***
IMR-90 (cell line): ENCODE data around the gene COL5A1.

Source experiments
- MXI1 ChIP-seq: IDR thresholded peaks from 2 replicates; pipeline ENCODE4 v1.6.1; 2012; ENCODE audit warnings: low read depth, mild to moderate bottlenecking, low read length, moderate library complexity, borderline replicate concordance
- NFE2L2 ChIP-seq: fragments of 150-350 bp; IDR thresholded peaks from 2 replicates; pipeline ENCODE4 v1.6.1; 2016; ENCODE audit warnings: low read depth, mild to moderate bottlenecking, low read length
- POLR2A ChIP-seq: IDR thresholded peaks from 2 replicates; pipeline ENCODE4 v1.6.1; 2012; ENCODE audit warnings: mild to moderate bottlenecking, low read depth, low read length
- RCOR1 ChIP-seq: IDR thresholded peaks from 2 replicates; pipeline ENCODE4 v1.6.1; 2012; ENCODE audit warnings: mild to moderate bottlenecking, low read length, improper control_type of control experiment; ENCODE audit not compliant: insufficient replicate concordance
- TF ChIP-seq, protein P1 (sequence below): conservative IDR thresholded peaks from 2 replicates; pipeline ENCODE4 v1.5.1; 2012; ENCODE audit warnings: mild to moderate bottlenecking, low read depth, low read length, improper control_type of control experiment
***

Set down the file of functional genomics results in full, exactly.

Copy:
IMR-90 (cell line): ENCODE data around the gene COL5A1.

Source experiments
- MXI1 ChIP-seq: IDR thresholded peaks from 2 replicates; pipeline ENCODE4 v1.6.1; 2012; ENCODE audit warnings: low read depth, mild to moderate bottlenecking, low read length, moderate library complexity, borderline replicate concordance
- NFE2L2 ChIP-seq: fragments of 150-350 bp; IDR thresholded peaks from 2 replicates; pipeline ENCODE4 v1.6.1; 2016; ENCODE audit warnings: low read depth, mild to moderate bottlenecking, low read length
- POLR2A ChIP-seq: IDR thresholded peaks from 2 replicates; pipeline ENCODE4 v1.6.1; 2012; ENCODE audit warnings: mild to moderate bottlenecking, low read depth, low read length
- RCOR1 ChIP-seq: IDR thresholded peaks from 2 replicates; pipeline ENCODE4 v1.6.1; 2012; ENCODE audit warnings: mild to moderate bottlenecking, low read length, improper control_type of control experiment; ENCODE audit not compliant: insufficient replicate concordance
- TF ChIP-seq, protein P1 (sequence below): conservative IDR thresholded peaks from 2 replicates; pipeline ENCODE4 v1.5.1; 2012; ENCODE audit warnings: mild to moderate bottlenecking, low read depth, low read length, improper control_type of control experiment